trends from the rest of the nation and even Anchorage, some businesses in town
are going partially smoke free, while one bar and restaurant is about to be
completely smoke free. Mary Donaldson has more.
Kodiak will be 100 percent smoke free beginning August 1st. Co-owner
Victoria Ellis says this came about from listening to customer input.
(Ellis 1 :15s “…for our customers.”)
Ellis says her business has been
slowly integrating being completely smoke free over the years and that so far,
she hasn’t run into any smokers upset over the changes.
(Ellis 3 :18s “…going outside”)
Eliminating second hand smoke in
public areas is not only courteous to others, but provides a healthier
environment for everyone says Betty MacTavish, KANA’s tobacco education
coordinator. She says a nonsmoker’s brief exposure to second hand smoke
produces the same harmful effects, up to 80 or 90 percent of them, as the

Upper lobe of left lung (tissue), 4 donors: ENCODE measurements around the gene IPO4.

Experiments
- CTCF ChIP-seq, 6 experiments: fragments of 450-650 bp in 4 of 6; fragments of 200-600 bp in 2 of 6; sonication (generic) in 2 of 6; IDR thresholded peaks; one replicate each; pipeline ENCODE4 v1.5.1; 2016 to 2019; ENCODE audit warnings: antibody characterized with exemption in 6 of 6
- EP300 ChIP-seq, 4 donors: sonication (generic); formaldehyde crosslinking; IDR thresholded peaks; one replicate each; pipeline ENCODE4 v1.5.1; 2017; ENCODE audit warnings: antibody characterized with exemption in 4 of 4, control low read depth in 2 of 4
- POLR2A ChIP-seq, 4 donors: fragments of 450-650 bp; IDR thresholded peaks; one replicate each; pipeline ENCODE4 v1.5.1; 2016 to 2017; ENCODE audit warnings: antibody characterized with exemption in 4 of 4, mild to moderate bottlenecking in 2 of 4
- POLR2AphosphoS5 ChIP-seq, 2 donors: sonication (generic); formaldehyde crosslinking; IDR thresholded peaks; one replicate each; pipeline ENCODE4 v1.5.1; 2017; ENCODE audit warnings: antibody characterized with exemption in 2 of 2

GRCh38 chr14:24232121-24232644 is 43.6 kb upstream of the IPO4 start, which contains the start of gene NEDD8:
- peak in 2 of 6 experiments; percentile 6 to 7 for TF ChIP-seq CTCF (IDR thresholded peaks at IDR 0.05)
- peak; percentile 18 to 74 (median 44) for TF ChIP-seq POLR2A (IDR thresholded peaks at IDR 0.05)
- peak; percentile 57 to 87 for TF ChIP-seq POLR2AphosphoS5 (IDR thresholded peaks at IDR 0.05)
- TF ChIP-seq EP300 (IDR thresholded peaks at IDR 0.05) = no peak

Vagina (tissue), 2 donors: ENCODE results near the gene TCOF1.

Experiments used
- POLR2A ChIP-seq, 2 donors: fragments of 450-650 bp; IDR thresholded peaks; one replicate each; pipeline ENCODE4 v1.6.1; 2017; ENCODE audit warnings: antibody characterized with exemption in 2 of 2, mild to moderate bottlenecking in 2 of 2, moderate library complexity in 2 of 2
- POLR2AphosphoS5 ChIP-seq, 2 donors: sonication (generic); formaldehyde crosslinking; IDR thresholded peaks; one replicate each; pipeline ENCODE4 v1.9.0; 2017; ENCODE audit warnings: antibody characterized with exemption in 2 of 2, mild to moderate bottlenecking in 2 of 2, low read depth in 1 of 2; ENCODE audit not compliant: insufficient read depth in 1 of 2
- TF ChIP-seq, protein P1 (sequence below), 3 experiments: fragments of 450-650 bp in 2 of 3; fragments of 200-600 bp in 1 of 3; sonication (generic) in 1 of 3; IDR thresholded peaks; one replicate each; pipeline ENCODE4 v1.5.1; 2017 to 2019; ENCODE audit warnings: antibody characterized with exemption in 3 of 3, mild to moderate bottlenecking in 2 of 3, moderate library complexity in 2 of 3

smoker inhaling the cigarette. She says with all of the statistical data on
second hand smoke, smoke free is the way to go.
(MacTavish 1 :18s “…with
Chartroom lounge located inside the Kodiak Inn started smoke free Fridays this
summer. Susan Johnson is the general manager there and says they had always
toyed with the idea of incorporating smoke free nights in their lounge.
(Johnson 1 :20 “…worked pretty well.”)
and his business partners have owned Tony’s bar for about a year now. He says they
usually have one smoke free night when a band performs two nights in a row.
(Gatter 1 :21s “…nice mix of people.”)
MacTavish says she has seen
evidence that businesses will have an initial drop in their sales when they go
smoke free, but that sales rise in the long run.
(MacTavish 2 :24s “…smoke free environment.”)
She says other benefits for a businesses
going smoke free are increased productivity for employees, a decrease in health
risks, a rise in applicants because of healthier work environments and that the
duration customers spend in the business increases.
I’m Mary Donaldson. ###